(October Term, 1882.)
Fornication and Adultery — Evidence.
In fornication and adultery, proof of acts anterior to the time in which the adultery is alleged to have been committed, may be made in corroboration of evidence of other acts of like nature within the time.
INDICTMENT for fornication and adultery, tried at Spring Term, 1882, of NASH Superior Court, before Gilmer, J.
Attorney General, for the State.
No counsel for the defendant.
The defendants (Cephas Kemp and Kate Kemp) (539) are charged with committing the offense of fornication and adultery, and upon trial of plea of not guilty, were convicted. From the judgment rendered against the defendant, Cephas, he alone appeals. Such is the statement in the record, while the accompanying case and the recital in the undertaking on appeal show that the appeal was taken by both.
Among the proofs of illicit sexual relations maintained between the parties during the two years preceding the finding of the grand jury, and in corroboration, the state was allowed, after objection made by the defendants and overruled, to show that, before Fall Term, 1877, of the court at which an indictment for the same offence had been preferred, and of which the defendants afterwards on their trial were acquitted, "the children of the female defendant had been heard in her presence to call the male defendant papa." The exception to the admission of this evidence raises the only question to be considered by us.
It is not stated upon what grounds the introduction of the testimony is resisted, and consequently any valid objection may be assigned in this court. State v. Parish, 44 N.C. 239; State v. Secrest, 80 N.C. 450; Gidney v. Moore, 86 N.C. 484.
It is always more satisfactory to us, and in fairness it is due to the judge, that he may make an intelligent ruling upon the point, that the grounds of objection should be stated when the objection is made to the reception of evidence; and in such case, our review would be confined to the legal sufficiency of the grounds assigned for the exclusion. Bridgers v. Bridgers, 69 N.C. 451; Gidney v. Moore, supra. In the latter case it is said, "that the ground of exception is to be deemed on appeal a part of the exception itself." No counsel has appeared for the appellant in this court, and we discover but two grounds on which the objection rests, and these are in substance one and the same:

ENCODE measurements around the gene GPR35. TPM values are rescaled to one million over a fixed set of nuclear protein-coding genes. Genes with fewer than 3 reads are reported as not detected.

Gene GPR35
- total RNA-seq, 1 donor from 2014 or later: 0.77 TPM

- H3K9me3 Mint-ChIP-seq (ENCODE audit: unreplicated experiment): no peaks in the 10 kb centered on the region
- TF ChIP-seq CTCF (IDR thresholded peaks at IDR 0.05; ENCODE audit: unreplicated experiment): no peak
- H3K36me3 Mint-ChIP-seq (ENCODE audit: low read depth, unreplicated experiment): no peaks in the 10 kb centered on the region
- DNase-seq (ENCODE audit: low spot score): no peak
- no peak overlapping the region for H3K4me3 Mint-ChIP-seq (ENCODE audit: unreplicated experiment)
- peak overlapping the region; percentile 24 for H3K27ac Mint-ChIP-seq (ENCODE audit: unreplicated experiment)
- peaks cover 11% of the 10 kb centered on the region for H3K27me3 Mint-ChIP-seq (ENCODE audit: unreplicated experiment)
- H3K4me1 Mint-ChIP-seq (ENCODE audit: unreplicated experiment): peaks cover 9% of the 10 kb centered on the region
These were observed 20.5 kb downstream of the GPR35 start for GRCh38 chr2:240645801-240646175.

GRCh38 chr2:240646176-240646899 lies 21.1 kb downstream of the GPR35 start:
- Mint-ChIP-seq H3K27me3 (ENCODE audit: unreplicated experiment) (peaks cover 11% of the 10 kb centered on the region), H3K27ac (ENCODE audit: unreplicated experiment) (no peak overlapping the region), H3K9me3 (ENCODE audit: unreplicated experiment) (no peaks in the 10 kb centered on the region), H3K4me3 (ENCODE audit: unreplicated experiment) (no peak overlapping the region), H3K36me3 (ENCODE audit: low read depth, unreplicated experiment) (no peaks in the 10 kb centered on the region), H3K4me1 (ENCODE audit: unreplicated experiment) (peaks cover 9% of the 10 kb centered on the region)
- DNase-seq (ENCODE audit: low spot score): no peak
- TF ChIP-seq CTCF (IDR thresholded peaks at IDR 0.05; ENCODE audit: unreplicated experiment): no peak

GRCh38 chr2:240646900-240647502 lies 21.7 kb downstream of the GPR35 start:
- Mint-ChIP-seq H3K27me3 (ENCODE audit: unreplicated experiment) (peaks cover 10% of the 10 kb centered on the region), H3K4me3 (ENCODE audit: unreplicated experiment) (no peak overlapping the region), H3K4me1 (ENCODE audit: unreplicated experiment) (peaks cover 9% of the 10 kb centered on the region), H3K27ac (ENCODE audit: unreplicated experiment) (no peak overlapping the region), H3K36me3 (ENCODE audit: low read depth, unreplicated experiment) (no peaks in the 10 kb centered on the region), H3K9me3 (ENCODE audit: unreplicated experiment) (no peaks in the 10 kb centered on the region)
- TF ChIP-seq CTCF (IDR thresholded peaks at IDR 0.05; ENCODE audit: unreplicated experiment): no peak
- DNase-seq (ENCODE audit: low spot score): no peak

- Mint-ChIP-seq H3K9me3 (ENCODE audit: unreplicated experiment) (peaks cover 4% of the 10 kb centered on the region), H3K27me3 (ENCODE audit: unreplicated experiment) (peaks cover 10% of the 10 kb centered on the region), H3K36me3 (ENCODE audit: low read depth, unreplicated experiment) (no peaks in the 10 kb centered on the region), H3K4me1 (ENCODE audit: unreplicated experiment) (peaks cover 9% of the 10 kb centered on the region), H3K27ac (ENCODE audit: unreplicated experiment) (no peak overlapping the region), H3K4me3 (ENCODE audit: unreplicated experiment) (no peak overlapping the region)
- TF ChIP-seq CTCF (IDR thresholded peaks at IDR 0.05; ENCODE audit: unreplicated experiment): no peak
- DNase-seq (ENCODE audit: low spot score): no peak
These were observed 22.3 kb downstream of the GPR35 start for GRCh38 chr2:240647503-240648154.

(540) 1. The language used by the children in addressing the male defendant, testified to by the witness, ante-dated the finding of the first bill, and the acquittal precludes an inquiry into the alleged unlawful relations preceding that time; and
2. The inquiry should be restricted to acts done during the two years next before the action of the grand jury upon the present indictment.
It is true the imputed offence must have been committed within this limited interval in order to a conviction, and of this, evidence has been offered. The word used by the children in addressing one supposed parent in the presence of the other, tends to show an admission of their paternity by both. The evidence indicates habitual illicit relations extending back to time when the oldest child was begotten, and certainly sheds light upon their present relations if kept up. The acquittal at most establishes their interruption or suspension during the interval to which the first prosecution was confined; but admitted continuous unlawful intercourse before, tends to confirm evidence of its resumption and renewal since.
"When the fact of adultery is alleged to have been committed within a limited period of time," remarks Mr. Greenleaf, "it is not necessary that the evidence be confined to that period, and proofs of acts anterior to the time alleged may be adduced in explanation of other acts of the like nature within that period. Thus, where the statute of limitations was pleaded, the plaintiff was permitted to begin with proof of acts of adultery more than six years preceding, as explanatory of acts of indecent familiarity within the time alleged." 2 Greenl. Ev., Sec. 47.
No error. Affirmed.